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There is yet another dissimilarity. The English language is as much more figu. rative than the French as is, perhaps, the Hebrew than the English.
These causes, combined, made it absolutely requisite the translation should often assume a majesty and a tone very distinct from the original ; which, else, would have been pitiably degraded. Translation, though a task most irksome, to a mind desirous of fame, should, when undertaken, be executed, though not with temerity, with a self-confiding fortitude.
In the third scene of the Widow of Sarepta, the Widow is brought to determine on giving her last morsel to Elijah, on which the existence of her son depends, by recollecting that she can go to the city, sell the thread she has spun, and buy more food. But this city has just before been described so destitute of food that the rich man and the poor alike are perishing. This was an overfight which I have corrected, by adverting to the scripture narrative. Other simi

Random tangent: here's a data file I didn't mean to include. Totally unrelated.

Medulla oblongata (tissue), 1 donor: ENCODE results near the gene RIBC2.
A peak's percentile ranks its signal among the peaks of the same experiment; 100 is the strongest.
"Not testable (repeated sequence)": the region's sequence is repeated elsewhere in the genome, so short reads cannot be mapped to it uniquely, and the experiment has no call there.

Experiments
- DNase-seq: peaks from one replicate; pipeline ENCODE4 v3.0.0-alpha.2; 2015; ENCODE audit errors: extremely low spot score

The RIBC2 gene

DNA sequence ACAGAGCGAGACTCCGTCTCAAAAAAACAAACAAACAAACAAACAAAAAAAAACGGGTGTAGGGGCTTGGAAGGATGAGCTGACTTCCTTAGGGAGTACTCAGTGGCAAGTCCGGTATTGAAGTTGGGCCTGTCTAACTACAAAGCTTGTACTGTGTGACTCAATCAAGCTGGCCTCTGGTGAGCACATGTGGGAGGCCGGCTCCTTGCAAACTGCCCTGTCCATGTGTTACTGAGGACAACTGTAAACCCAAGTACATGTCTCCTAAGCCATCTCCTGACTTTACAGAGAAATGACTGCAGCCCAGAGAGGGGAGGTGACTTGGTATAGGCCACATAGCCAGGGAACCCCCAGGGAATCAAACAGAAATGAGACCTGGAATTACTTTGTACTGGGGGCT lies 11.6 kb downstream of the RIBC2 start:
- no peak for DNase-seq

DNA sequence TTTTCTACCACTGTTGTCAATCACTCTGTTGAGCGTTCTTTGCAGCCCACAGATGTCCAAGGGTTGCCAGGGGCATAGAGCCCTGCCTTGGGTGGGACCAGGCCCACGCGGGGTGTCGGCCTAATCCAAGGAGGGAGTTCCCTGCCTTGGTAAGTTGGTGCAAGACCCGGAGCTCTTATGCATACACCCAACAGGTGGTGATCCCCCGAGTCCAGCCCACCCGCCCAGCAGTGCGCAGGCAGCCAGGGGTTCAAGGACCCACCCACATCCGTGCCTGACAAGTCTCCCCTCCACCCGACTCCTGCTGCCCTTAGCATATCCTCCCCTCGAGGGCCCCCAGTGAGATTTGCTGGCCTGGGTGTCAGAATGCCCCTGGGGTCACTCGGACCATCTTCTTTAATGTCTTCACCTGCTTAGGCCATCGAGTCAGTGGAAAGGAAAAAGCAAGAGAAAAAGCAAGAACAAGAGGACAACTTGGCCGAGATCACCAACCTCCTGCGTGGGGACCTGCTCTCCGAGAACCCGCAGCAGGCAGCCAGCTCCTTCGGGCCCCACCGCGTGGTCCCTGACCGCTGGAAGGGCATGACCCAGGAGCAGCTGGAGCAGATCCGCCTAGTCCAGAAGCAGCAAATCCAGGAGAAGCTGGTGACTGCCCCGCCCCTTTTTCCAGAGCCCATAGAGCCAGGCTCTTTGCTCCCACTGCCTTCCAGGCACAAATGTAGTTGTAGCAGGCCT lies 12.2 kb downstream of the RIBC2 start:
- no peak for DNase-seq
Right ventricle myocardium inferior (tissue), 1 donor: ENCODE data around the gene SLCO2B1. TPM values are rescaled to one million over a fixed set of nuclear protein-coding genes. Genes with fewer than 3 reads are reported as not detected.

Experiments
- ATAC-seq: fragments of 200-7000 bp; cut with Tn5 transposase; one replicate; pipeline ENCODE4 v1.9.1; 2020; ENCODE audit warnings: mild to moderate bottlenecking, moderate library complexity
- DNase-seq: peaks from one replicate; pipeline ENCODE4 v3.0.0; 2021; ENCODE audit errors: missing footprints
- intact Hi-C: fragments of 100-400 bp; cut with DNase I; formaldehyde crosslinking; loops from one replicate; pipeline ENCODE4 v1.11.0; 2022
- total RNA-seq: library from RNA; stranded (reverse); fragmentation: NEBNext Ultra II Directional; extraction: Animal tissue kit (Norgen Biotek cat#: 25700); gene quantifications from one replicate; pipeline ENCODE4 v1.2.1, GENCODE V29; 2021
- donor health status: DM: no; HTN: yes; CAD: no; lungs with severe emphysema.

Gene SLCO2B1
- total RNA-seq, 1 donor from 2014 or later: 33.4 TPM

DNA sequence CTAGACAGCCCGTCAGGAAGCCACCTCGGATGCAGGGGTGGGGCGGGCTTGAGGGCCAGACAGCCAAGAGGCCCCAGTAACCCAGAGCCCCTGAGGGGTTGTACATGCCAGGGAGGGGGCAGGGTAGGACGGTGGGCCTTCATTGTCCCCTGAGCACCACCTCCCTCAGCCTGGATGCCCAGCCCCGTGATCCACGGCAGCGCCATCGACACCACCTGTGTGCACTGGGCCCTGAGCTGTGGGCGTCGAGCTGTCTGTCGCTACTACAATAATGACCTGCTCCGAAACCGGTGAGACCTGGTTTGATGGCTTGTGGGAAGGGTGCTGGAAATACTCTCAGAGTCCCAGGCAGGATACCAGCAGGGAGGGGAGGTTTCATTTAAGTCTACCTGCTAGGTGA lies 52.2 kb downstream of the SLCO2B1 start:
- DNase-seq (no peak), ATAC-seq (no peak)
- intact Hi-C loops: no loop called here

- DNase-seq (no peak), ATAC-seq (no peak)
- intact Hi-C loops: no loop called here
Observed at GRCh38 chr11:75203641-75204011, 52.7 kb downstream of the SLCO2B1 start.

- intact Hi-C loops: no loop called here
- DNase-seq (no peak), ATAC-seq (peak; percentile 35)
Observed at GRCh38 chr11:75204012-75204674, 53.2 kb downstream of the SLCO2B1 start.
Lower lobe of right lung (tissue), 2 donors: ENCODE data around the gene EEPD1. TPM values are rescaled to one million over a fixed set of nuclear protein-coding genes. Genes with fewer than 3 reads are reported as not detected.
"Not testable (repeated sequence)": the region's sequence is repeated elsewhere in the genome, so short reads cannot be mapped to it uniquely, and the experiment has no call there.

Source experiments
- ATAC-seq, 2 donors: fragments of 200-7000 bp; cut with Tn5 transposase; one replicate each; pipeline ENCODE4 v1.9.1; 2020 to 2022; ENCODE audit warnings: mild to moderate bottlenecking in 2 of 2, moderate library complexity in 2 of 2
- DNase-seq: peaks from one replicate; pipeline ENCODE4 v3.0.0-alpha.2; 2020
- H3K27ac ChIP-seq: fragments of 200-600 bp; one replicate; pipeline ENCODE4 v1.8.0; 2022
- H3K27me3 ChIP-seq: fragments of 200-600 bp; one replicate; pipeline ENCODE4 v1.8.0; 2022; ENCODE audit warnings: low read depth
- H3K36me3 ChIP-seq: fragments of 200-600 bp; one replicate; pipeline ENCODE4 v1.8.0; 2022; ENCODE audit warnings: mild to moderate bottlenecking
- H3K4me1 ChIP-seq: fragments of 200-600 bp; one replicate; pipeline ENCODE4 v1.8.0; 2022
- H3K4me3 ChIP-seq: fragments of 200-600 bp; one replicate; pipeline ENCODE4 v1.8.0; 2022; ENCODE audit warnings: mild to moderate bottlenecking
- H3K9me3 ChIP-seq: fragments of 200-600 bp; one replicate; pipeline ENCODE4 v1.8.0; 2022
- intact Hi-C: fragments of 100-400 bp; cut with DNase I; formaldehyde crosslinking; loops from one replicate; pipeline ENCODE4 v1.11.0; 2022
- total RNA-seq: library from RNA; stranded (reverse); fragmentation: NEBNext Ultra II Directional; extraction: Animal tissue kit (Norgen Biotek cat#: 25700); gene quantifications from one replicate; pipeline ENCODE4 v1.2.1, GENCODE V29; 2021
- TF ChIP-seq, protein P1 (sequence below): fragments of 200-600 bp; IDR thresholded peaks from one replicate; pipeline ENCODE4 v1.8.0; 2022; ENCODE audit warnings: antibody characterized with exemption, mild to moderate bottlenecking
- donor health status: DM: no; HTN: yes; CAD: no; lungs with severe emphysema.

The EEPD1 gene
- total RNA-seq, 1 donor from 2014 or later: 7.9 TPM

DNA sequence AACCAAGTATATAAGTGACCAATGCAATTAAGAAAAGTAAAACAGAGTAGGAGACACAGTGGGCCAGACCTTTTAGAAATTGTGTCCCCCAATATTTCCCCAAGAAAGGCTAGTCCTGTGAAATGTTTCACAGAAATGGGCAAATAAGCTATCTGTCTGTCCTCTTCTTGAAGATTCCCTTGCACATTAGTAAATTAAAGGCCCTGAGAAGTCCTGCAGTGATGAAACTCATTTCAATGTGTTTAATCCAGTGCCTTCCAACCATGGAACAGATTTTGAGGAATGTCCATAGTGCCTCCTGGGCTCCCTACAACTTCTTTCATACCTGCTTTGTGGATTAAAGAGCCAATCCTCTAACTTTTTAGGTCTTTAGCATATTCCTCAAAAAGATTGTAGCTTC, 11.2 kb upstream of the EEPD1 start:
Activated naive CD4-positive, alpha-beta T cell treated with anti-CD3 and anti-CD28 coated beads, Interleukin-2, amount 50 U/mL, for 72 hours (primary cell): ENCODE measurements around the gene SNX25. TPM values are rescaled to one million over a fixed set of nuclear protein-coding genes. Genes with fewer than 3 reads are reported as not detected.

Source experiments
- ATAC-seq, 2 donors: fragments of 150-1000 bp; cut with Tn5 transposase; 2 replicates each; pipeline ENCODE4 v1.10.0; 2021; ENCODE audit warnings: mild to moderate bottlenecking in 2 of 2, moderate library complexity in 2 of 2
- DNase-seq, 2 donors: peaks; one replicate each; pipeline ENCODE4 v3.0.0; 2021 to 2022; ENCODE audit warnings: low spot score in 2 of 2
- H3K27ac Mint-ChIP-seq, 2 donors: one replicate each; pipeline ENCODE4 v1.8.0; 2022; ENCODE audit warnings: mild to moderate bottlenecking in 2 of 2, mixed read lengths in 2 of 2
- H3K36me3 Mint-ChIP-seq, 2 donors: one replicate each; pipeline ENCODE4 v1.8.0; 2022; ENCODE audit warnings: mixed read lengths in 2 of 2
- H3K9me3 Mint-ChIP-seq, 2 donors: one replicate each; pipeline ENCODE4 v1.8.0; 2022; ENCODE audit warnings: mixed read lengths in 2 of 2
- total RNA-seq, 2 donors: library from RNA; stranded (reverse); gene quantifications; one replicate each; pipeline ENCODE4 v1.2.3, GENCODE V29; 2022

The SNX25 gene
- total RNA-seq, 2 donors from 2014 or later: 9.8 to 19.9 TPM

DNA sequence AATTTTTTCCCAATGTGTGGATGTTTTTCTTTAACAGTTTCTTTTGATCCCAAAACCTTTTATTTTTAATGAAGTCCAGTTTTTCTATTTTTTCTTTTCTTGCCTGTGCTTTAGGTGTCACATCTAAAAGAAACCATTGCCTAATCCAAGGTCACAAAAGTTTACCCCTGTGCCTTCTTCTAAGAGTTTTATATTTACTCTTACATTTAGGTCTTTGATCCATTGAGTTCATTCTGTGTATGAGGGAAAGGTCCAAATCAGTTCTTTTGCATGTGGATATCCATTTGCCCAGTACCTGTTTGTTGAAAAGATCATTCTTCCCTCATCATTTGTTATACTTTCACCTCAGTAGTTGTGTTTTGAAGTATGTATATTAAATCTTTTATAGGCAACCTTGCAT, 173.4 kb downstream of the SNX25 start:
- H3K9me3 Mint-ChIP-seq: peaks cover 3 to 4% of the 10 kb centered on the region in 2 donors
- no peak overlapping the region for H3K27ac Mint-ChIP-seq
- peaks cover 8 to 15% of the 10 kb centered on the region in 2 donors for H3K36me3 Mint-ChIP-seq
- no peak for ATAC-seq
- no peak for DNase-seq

TRANSLATOR's PRÉFACE. lar freedoms I have used, but with an abstemious and respectful hand ; and only when difference of manners, or difference in judgment, made them supposed indispensable.
Certain of having intended to do juftice to the author, and give satisfaction and pleasure to the public, I commit my part, in this work, to the world, without anxiety. Fame it cannot acquire me ; and my reputation I do not think it will injure.
The intrinsic merit of the pieces the reader will judge of: only suffer me to say, The Death of Adam, if my opinion be not erroneous, contains a sublimity, a pathos, and a terror, seldom equalled and seldom hoped.
London, March, 1786.